Cameroon: 'Am hurt but not dead'

Cameroon: 'Am hurt but not dead'


Am hurt but not dead’.

On November 21st long simmering resentment in anglophone West Cameroon against perceived francophone domination came to a head. Initial demonstrations left four people dead. (The English-speaking population of Cameroon makes up just under 20% of the total). Lawyers and teachers went on an indefinite strike vowing not to resume work until their demands – including removal of francophone principals of schools, and the full acceptance of common law jurisprudence – would be met. Soon the collective movement of protest – ' we have had enough' – came to be called the 'Coffin Revolution' after a figure of speech used by its leader and spokesperson Manchu Bibixi. More demonstrations followed, schools remained closed, courts no longer passed judgment.

Not long before Christmas the Catholic bishops of anglophone Cameroon stepped into the fray by publishing a powerful Memorandum detailing the origin and history of the anglophone grievances and outlining the elements of a fair and balanced settlement of the conflict. Explicit support of their stance by their fellow francophone bishops and the Nuncio remained strangely absent. But their courageous initiative had the effect of alerting foreign embassies in the capital and thus giving greater prominence to what had so far been viewed as a local problem. Many, even in francophone East Cameroon, were either unaware or downplayed its importance.

Honesty in the face of the Anglophone Problem_

One of the most disingenuous things any enlightened Cameroonian, talk less of educated Cameroonian of Anglophone upbringing, can do is to deny that there is an Anglophone Problem. If former French President, Jacques Chirac, the Commonwealth, the European Union, and many others have recognised that there is an Anglophone Problem and advised that the government of Cameroon and the discontented Anglophones engage in dialogue, how can Cameroonians deny that there is a problem? To play the ostrich and bury our heads in the sand is to sow disaster for the future of the nation we all love. It is to give way to extremist tendencies in the Anglophone community born of frustration at not being listened to or understood. Is it possible that the government has not heard the cries of distress of the All Anglophone Conferences which represented a broad base of Anglophone Cameroonians? Is it possible that the government has not heard the Parent-Teacher Associations (PTA), the Common-Law Lawyers, the Teachers’ Trade Unions, Students, and others who are not only uncomfortable but are choking under the present dispensation?

Is it possible for us to look this beast in the eye, confront it together and overcome it for the sake of peace and unity in our country? The government’s continued denial of any Anglophone Problem, and its determination to defend the unitary state by all available means, including repression, could lead to an escalation of Anglophone demands past a point of no return, and this is not something any responsible citizen would wish for their country. (Memorandum Bamenda Provincial Episcopal Conference)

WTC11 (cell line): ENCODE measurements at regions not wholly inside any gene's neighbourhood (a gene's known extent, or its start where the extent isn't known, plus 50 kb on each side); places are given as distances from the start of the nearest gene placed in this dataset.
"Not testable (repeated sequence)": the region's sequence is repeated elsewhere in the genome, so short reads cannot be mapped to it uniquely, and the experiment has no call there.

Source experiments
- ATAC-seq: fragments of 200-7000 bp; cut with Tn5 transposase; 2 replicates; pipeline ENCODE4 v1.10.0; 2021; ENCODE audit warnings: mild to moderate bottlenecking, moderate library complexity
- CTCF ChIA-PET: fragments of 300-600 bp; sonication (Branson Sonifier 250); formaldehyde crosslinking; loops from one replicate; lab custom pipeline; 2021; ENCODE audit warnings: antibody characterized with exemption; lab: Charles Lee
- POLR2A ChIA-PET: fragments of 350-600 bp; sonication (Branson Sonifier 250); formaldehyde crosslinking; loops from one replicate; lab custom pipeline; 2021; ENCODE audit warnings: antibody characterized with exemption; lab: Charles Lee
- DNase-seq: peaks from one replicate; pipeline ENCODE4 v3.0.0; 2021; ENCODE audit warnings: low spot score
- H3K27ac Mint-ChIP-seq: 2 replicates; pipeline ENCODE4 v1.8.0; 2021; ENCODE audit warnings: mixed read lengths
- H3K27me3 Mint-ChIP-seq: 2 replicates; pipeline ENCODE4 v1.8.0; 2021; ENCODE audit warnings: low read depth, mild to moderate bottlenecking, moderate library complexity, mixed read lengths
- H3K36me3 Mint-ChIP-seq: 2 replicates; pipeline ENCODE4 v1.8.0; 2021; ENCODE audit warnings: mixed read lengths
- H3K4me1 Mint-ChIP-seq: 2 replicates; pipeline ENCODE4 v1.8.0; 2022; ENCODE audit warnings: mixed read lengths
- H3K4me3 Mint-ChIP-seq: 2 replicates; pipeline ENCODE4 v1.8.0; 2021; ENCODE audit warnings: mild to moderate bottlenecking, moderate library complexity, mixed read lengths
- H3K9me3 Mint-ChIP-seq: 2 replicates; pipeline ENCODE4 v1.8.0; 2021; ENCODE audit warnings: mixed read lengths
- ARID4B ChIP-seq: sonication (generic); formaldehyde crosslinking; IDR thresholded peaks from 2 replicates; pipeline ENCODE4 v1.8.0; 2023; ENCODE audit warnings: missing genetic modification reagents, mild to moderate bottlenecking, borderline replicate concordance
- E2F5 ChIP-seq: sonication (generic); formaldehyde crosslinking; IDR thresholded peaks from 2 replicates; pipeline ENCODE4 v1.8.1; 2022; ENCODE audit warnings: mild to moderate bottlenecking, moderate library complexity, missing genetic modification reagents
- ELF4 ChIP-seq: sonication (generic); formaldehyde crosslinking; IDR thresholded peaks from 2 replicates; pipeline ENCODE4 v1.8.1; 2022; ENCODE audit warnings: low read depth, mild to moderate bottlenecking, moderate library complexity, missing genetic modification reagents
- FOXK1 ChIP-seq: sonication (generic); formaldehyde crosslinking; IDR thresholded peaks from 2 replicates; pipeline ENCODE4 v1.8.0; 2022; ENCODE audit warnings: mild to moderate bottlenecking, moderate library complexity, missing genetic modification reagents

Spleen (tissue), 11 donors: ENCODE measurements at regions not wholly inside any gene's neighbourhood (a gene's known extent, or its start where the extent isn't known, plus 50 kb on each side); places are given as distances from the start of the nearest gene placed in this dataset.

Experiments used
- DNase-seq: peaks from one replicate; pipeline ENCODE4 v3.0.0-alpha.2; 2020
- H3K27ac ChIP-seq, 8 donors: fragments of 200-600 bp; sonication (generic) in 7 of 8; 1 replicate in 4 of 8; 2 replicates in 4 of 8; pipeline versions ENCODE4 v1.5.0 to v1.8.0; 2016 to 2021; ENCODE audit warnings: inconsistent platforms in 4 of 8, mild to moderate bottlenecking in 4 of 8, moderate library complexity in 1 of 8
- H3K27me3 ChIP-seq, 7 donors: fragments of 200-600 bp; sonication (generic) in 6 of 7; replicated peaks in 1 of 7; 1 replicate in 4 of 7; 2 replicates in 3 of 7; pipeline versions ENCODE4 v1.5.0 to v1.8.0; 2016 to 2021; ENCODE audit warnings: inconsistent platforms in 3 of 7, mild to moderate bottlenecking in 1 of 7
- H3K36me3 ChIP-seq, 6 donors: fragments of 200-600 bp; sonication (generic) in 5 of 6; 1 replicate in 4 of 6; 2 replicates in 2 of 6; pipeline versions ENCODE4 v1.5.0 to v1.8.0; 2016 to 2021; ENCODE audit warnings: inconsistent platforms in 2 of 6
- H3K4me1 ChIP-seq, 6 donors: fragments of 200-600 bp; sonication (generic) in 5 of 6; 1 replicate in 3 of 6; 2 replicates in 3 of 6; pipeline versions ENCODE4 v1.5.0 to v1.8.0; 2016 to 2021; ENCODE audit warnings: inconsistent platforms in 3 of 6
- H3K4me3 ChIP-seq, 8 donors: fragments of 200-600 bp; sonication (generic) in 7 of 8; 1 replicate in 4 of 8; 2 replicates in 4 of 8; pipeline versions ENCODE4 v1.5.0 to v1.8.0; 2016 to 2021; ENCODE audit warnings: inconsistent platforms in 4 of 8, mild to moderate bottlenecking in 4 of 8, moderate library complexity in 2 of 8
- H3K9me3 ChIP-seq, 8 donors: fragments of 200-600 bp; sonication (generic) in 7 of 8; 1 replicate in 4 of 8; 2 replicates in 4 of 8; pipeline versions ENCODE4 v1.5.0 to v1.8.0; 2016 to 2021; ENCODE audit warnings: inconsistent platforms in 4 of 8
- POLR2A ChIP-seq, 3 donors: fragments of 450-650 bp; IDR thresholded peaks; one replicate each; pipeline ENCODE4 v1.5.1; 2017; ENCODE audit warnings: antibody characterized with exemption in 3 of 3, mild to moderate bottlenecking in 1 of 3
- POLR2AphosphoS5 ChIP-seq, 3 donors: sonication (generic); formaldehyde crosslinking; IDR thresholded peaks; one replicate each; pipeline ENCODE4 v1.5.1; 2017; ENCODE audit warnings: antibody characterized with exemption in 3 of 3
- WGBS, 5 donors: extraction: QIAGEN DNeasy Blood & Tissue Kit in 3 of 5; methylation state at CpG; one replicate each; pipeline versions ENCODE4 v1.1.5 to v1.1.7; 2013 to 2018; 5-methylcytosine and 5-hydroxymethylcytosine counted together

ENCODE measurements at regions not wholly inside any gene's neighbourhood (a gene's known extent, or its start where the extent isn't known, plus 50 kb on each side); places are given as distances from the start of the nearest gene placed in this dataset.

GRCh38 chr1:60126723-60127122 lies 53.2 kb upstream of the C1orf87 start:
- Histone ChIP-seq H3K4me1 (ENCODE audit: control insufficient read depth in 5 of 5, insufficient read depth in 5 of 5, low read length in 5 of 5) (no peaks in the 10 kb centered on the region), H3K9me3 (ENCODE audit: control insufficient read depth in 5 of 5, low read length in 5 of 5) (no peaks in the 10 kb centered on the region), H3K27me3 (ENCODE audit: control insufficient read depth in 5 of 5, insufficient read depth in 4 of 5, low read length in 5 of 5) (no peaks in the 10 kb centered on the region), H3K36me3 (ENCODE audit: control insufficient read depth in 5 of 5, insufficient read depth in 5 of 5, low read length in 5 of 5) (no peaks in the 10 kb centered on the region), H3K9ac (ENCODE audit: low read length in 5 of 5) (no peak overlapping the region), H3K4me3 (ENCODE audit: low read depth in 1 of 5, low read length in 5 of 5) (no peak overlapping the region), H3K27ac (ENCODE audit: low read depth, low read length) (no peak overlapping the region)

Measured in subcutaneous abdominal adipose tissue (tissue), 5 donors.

In the actions of the protest movement had been stepped up and a weekly two day 'ghost town' shut down was proclaimed and followed all over anglophone West Cameroon.

All along the social media rumour machine had gone into overdrive spreading a host of unwelcome – to the government- and at times false information. Predictably but annoyingly the government reacted by shutting down the internet indefinitely.

A coalition of teachers and lawyers, The Cameroon Anglophone Civil Society Consortium – went into talks with the government. After an initial attempt to buy the allegiance of the representatives was thwarted substantive talks got on the way. A framework agreement was reached but before the representatives were able to hold consultations with their constituencies the leaders, Mr Nkongho Felix and Dr Fontem Neba, were arrested. On the same day as their arrests, January 17th, the government declared the group illegal. The jailed lawyers have been charged with terrorism, a crime that landed them before a military tribunal raising alarms from human rights groups.

Unesco got involved from January 17th because of the school question. Human Rights Watch came to investigate.

In recent weeks, dozens of protesters have been arrested and taken to Yaoundé.

In reaction the ‘ghost town’ was extended to three days.


President Biya who has ruled the country since 1983 and seems increasingly out of toch, has announced setting up of 15 person commission to ensure that bilingualism is effectively applied.

But most people laugh at this measure saying they refuse to be fobbed off recalling earlier exsperiences of similar commissions.

On 1st February the Anglophone bishops were called to Yaoundé for talks with the prime minister.

The courageous stance of the Anglophone bishops in support of their people’s grievances gives an added impetus to the protest movement.

One bishop told me of having been approached by an influential local chief who sides with the government to intervene in favour of the re-opening of Catholic schools. His response: “This is an insult to my intelligence!” The chief should rather turn his attention instead to government schools!

Recently the New York times published an article drawing attention to the Anglophone grievances.

And so the conflict drags on with no clear solution in sight. The stubborn resolve of the anglophones remains unflinching.

Fons Eppink mhm

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